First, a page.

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Exploring the Effectiveness of D-mPCNL in Treating Large Kidney Stones

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Medriva Correspondents
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Exploring the Effectiveness of D-mPCNL in Treating Large Kidney Stones

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In recent years, modern medicine has made significant strides in developing innovative and effective treatments for various health conditions. One such advancement is the use of minimally invasive percutaneous nephrolithotomy (MPCNL) techniques for treating large kidney stones. Most notable among these is the double-sheath negative-pressure technique, also known as D-mPCNL. Several studies have been conducted to evaluate the effectiveness of this new method, with promising results.

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Understanding the D-mPCNL Technique

The D-mPCNL technique involves the use of two sheaths to create negative pressure. This innovative approach aids in fragmenting and removing large kidney stones more effectively. According to a study conducted by the Zhongnan Hospital of Wuhan University, the D-mPCNL method has several advantages over the conventional MPCNL (C-mPCNL) technique. The study included 132 patients with significant renal calculi and used preoperative imaging to determine stone size and location. All operations in the study were performed by skilled surgeons.

Benefits of D-mPCNL Over C-mPCNL

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A comparative study found that D-mPCNL had a significantly shorter operative time, lower rates of auxiliary procedures, and lower fever rates compared to the conventional method. Additionally, the D-mPCNL group had a significantly higher primary stone-free rate. However, there were no statistically significant advantages in terms of the final stone-free rate, hemoglobin drops, and stone composition in the D-mPCNL group.

Despite these factors, the study concludes that D-mPCNL is a novel surgical method that is safe and effective. It reduces operative time, improves stone-free efficiency, and decreases postoperative complications. This makes it a viable treatment option for large kidney stones.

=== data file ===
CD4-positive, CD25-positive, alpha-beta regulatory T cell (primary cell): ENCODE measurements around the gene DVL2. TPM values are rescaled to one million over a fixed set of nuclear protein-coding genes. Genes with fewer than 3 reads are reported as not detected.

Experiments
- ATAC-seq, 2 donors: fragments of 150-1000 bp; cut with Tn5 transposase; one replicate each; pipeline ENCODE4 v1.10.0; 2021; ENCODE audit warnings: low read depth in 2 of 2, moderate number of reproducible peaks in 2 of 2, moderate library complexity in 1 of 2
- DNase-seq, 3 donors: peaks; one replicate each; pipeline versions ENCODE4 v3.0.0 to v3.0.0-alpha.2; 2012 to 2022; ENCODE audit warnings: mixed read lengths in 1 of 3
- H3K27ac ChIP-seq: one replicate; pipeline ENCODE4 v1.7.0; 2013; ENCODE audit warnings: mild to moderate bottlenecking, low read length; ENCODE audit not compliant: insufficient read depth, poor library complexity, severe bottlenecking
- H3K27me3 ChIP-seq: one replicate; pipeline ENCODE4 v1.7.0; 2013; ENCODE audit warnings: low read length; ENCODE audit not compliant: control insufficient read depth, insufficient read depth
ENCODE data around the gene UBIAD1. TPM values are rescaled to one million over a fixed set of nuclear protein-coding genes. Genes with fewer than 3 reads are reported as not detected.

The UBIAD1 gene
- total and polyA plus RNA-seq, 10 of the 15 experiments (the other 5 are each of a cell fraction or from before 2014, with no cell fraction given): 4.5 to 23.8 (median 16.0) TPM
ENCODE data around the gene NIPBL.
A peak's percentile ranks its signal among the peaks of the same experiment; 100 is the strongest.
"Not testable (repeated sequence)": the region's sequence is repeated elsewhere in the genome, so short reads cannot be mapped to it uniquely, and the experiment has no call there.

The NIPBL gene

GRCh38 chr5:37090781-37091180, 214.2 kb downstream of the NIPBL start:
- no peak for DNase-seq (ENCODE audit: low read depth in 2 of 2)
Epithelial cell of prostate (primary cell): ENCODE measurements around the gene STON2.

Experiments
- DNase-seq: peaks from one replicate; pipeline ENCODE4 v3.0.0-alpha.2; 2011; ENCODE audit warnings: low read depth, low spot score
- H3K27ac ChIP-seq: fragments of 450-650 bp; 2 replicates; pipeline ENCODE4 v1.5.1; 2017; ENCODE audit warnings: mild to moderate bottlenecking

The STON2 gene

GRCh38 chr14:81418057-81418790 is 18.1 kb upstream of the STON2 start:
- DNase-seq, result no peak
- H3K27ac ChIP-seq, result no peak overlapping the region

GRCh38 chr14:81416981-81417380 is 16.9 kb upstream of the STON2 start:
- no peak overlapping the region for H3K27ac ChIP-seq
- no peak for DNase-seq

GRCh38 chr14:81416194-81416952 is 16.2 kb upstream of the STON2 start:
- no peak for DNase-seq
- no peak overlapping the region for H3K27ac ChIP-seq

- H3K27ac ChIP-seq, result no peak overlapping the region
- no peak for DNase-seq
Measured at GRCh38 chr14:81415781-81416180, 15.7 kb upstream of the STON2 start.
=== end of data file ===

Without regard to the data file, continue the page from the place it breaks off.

Advancements in Assessing Intrapelvic Pressure

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Another noteworthy development in this field is the use of an ultra-miniature fiber optic pressure sensor for assessing intrapelvic pressure (IPP) during flexible ureteroscopy (f URS). A study successfully developed an automatic regulation system for maintaining safe IPP levels, marking a significant milestone in the field.

Predicting Outcomes with Mini Endoscopic Combined IntraRenal Surgery (ECIRS)

Researchers have also been working on developing models to predict the outcomes of mini endoscopic combined intrarenal surgery (ECIRS) in patients with renal and/or ureteral stones. A study analyzed data from 1432 ECIRS procedures and found that the overall stone-free (SF) rate was 62.3%. They developed three prediction models, including multiple logistic regression, classification tree analysis, and machine learning-based random forest. The study concluded that their proposed prediction model would lead to a safer and more efficient treatment strategy with mini ECIRS.

The advancements in this field represent a significant step towards improving patient outcomes in the treatment of large kidney stones. While conventional methods remain effective, the introduction of techniques such as D-mPCNL and the development of predictive models for ECIRS procedures offer promising alternatives that could revolutionize kidney stone treatment in the future.

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